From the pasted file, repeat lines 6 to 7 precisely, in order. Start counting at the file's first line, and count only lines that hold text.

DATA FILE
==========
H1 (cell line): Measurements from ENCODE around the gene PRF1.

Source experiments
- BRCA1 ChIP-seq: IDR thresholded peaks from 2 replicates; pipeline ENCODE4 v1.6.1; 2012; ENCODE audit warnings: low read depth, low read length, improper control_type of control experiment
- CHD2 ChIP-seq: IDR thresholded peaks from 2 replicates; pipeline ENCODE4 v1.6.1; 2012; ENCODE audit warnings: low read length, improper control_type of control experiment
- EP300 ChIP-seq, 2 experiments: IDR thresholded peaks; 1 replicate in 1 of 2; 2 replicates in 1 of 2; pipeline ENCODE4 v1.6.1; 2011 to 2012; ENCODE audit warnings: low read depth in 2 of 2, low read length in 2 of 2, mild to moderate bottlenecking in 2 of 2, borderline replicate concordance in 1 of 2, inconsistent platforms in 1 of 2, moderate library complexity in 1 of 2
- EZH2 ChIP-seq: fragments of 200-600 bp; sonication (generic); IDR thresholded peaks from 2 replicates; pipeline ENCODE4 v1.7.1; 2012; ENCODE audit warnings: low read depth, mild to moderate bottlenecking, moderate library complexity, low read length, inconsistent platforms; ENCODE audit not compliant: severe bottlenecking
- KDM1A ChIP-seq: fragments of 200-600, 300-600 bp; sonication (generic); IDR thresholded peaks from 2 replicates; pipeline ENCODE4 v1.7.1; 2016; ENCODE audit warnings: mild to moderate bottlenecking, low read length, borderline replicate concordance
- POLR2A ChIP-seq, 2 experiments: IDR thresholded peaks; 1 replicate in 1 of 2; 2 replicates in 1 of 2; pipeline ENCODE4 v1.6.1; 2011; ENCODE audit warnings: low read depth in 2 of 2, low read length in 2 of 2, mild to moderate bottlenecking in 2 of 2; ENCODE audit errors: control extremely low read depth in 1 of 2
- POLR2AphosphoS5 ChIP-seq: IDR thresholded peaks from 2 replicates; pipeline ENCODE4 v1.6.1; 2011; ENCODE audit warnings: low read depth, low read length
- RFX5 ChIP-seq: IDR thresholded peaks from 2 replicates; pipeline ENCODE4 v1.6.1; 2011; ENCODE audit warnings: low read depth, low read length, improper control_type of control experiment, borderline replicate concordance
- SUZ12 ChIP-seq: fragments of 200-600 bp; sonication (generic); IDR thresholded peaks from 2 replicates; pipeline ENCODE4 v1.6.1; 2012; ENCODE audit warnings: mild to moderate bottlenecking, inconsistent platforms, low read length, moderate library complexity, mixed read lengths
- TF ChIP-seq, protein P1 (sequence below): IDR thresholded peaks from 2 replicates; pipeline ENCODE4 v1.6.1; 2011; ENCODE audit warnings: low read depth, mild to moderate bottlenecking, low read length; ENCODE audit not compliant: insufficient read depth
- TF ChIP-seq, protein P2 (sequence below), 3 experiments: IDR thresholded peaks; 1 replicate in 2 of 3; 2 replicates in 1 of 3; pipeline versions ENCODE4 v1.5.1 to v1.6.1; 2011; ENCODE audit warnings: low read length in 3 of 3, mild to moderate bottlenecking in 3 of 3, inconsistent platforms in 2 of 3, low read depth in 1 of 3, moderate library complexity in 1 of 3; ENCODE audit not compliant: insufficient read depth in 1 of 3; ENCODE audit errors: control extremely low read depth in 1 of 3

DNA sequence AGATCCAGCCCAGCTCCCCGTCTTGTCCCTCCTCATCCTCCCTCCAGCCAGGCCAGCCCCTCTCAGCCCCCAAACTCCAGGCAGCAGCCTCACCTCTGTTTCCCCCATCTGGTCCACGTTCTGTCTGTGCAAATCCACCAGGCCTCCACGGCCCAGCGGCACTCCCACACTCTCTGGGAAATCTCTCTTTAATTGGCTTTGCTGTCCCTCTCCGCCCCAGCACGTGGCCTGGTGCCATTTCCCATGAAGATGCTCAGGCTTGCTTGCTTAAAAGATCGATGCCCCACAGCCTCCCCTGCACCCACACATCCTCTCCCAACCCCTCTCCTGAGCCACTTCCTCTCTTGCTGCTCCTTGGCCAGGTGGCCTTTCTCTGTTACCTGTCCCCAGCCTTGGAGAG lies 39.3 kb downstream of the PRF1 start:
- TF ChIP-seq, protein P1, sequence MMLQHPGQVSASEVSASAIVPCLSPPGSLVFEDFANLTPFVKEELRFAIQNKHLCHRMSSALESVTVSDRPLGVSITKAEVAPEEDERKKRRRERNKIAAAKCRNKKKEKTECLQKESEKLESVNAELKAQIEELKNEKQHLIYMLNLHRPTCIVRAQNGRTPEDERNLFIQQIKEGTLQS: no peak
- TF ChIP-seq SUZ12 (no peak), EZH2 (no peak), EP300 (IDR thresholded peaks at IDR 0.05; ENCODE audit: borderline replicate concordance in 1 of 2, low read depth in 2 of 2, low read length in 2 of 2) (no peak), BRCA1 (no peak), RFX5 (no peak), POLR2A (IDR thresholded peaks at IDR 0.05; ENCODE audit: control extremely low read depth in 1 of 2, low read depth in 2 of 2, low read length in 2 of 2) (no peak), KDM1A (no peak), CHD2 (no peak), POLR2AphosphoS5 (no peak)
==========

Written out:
- EZH2 ChIP-seq: fragments of 200-600 bp; sonication (generic); IDR thresholded peaks from 2 replicates; pipeline ENCODE4 v1.7.1; 2012; ENCODE audit warnings: low read depth, mild to moderate bottlenecking, moderate library complexity, low read length, inconsistent platforms; ENCODE audit not compliant: severe bottlenecking
- KDM1A ChIP-seq: fragments of 200-600, 300-600 bp; sonication (generic); IDR thresholded peaks from 2 replicates; pipeline ENCODE4 v1.7.1; 2016; ENCODE audit warnings: mild to moderate bottlenecking, low read length, borderline replicate concordance